Fourth, the exercises remind America’s other regional allies of our commitment to their security and to preserving an open and free Indo-Pacific. As our allies and partners such as Japan, Australia, the Philippines and Taiwan observe Trump’s gratuitous concessions in Singapore, they will question the United States’ commitment to them, too.
Fifth, the exercises put China on notice that America remains resolved to counter China’s growing aggression in the region and intentions to evict the United States from the western Pacific. It was no coincidence that Trump’s announcement brought as much joy in Beijing as it did in Pyongyang. As Josh Rogin points out, the biggest winner from the summit may be China.
In the overall balance of the summit, Kim gained many of his national goals, including de facto recognition as a nuclear power, an easing of sanctions, and a diminished American commitment to South Korea. Trump attained the headlines and optics he desired, but on the substance he got fleeced.
Does this mean the summit was a complete failure for the United States’ interests? Not necessarily. For now, it further lessens the likelihood of war on the Korean Peninsula, which just a few months ago loomed as a terrifying possibility. The other potential silver lining lies not in the words exchanged between Trump and Kim, but in the images from Singapore broadcast back into North Korea. For the first time in their lives, millions of North Korean citizens saw pictures of what a modern, prosperous, peaceful nation looks like, and perhaps realized that there are possibilities for a better life on this planet than the impoverished prison of a nation they inhabit.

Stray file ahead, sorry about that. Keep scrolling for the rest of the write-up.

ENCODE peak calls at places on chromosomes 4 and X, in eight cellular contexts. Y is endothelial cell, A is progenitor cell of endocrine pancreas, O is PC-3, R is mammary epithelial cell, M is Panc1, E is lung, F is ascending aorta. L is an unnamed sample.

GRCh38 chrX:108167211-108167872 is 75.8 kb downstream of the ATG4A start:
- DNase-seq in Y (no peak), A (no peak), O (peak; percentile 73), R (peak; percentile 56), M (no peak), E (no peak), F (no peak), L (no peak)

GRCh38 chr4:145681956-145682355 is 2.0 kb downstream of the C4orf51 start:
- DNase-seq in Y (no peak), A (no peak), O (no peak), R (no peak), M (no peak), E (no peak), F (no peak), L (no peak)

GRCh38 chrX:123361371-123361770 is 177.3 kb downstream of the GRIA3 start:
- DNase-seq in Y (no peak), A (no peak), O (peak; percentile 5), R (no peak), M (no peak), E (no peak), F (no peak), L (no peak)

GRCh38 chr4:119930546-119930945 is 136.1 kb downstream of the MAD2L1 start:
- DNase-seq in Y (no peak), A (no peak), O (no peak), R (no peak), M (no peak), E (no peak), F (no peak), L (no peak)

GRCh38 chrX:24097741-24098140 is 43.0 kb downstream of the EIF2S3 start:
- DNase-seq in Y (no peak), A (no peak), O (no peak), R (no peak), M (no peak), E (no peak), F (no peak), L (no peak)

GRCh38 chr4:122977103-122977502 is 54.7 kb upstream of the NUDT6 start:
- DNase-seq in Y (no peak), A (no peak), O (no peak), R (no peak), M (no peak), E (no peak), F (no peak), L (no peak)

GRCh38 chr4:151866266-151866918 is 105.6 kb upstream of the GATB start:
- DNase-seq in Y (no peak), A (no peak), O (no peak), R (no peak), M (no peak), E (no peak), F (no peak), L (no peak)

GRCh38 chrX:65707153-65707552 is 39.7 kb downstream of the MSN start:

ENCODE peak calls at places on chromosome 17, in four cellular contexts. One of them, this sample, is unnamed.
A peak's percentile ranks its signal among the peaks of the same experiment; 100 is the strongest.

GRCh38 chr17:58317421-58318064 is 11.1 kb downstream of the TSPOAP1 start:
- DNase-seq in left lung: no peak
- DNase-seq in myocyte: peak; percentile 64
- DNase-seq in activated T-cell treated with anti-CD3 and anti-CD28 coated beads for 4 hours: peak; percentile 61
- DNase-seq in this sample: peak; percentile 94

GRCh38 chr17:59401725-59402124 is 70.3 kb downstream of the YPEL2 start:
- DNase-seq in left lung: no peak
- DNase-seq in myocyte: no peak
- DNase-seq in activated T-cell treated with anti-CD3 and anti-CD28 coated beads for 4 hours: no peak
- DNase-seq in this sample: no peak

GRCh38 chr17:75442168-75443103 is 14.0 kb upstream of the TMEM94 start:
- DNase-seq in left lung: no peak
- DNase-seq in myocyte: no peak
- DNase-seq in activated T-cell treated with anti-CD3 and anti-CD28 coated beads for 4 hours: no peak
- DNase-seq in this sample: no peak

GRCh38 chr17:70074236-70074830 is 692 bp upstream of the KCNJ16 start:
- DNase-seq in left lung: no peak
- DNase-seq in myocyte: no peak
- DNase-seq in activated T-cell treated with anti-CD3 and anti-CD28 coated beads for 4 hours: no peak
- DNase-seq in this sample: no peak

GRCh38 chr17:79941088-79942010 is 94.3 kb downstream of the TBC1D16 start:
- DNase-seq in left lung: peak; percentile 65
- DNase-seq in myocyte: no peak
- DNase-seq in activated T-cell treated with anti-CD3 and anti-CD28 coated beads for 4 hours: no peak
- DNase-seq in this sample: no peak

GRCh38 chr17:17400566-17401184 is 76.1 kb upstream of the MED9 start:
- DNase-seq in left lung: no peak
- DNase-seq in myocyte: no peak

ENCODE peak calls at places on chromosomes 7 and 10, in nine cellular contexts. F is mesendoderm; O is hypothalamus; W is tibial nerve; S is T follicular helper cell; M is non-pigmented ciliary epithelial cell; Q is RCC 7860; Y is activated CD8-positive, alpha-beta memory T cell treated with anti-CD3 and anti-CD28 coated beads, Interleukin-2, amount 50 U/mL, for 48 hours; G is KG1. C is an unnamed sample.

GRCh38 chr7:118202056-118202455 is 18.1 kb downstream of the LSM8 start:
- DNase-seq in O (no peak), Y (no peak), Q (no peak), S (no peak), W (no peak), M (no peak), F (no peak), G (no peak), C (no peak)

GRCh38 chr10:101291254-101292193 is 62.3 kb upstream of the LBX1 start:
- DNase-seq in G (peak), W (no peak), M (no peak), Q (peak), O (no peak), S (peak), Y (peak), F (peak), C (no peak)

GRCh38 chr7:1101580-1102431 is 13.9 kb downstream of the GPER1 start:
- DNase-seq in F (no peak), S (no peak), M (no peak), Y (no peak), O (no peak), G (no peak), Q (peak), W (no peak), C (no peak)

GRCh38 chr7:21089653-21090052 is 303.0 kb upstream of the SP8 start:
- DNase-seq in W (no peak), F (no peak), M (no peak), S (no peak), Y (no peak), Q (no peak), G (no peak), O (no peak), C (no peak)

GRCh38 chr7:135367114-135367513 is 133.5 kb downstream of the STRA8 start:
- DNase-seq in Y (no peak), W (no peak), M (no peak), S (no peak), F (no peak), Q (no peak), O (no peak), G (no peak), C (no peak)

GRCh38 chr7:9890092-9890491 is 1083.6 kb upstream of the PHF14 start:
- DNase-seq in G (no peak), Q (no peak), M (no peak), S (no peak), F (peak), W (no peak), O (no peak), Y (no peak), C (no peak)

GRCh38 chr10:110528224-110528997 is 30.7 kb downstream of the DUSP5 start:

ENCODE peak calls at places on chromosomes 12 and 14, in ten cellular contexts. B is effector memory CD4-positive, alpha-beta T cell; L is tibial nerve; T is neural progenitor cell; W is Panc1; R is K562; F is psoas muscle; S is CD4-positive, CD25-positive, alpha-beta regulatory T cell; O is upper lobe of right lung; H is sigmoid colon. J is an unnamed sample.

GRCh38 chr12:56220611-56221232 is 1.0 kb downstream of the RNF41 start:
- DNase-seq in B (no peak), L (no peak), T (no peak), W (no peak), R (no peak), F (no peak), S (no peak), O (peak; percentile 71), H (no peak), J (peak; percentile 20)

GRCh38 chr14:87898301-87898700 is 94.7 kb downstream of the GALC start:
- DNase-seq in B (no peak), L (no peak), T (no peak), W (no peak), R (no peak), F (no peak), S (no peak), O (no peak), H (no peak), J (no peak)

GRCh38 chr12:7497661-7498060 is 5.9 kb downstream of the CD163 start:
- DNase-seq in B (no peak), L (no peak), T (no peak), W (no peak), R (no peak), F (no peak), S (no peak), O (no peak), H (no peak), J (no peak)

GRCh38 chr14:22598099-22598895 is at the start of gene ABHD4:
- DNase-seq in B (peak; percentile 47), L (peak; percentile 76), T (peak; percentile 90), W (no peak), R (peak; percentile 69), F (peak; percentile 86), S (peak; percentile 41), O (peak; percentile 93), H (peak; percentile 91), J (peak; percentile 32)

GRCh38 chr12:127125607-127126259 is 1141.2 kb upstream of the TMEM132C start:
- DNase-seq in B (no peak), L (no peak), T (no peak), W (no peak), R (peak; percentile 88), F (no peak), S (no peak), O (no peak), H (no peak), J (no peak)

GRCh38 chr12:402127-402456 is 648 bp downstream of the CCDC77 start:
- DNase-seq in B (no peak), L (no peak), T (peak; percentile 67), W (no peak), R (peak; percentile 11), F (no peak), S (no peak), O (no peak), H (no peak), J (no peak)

One can hope that, over time, perhaps the Singapore opening will help inspire the North Korean people to demand more openness and freedom for their country.
William Inboden is associate professor at the LBJ School of Public Affairs, executive director of the Clements Center for National Security, and a distinguished scholar at the Robert S. Strauss Center for International Security and Law, all at the University of Texas at Austin. He previously worked as a policy planning staff member and religious-freedom special adviser in the U.S. Department of State and as senior director for strategic planning at the National Security Council under President George W. Bush.